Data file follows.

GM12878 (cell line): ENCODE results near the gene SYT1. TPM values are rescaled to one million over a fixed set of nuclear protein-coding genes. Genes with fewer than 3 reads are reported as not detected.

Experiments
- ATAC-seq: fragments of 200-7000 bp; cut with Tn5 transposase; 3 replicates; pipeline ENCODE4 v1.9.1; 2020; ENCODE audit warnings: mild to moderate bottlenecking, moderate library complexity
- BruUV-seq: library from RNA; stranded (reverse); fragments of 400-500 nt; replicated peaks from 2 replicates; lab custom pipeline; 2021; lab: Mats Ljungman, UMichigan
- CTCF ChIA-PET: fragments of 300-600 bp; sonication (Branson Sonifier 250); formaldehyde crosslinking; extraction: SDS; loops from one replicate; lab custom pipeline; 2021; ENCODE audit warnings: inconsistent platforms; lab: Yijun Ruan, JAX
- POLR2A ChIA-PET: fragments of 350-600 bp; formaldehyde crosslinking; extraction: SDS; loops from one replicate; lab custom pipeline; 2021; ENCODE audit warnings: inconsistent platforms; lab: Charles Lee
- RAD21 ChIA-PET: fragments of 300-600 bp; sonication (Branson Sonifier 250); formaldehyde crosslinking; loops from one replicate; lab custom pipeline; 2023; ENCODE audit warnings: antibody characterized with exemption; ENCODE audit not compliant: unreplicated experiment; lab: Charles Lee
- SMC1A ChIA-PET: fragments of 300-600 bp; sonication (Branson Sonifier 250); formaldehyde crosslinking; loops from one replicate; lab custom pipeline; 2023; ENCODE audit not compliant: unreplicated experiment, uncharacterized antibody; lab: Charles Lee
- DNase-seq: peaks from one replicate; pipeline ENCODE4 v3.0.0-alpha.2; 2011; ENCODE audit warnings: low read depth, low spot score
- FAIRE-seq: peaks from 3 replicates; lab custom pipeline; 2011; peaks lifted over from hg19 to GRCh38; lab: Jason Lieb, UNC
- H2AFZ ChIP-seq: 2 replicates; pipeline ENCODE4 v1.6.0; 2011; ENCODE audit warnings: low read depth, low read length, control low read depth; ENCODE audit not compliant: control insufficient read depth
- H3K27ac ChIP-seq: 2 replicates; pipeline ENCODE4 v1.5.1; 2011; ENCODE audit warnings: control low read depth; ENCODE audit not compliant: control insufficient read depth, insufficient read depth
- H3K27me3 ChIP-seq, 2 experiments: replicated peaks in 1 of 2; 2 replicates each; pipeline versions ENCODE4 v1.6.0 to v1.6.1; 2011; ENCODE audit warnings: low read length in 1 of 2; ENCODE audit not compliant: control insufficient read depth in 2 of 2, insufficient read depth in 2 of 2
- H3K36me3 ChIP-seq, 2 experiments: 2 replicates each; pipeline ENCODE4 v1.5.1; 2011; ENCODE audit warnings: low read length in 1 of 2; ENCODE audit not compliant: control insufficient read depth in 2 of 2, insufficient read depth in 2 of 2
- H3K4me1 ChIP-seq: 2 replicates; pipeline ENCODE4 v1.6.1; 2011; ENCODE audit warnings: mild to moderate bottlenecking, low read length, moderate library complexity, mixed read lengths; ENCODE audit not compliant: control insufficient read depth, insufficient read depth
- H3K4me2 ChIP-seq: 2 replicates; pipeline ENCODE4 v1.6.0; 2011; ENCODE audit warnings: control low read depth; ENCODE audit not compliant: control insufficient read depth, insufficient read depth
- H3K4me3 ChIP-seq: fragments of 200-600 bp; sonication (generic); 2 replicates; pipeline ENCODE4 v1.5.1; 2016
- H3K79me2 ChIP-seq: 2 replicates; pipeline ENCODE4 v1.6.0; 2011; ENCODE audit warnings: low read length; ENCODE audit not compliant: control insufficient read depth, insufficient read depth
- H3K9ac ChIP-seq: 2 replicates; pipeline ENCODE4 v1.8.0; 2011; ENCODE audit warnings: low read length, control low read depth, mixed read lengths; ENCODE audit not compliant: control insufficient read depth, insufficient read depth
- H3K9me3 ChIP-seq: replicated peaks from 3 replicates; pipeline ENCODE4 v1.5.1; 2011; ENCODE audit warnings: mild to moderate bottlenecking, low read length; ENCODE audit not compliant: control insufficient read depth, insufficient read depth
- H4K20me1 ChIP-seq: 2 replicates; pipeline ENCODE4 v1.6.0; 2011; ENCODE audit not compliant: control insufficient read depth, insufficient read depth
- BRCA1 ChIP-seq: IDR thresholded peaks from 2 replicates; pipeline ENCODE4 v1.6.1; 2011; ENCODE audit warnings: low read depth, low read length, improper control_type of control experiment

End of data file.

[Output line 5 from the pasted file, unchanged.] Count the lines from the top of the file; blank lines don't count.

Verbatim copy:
- CTCF ChIA-PET: fragments of 300-600 bp; sonication (Branson Sonifier 250); formaldehyde crosslinking; extraction: SDS; loops from one replicate; lab custom pipeline; 2021; ENCODE audit warnings: inconsistent platforms; lab: Yijun Ruan, JAX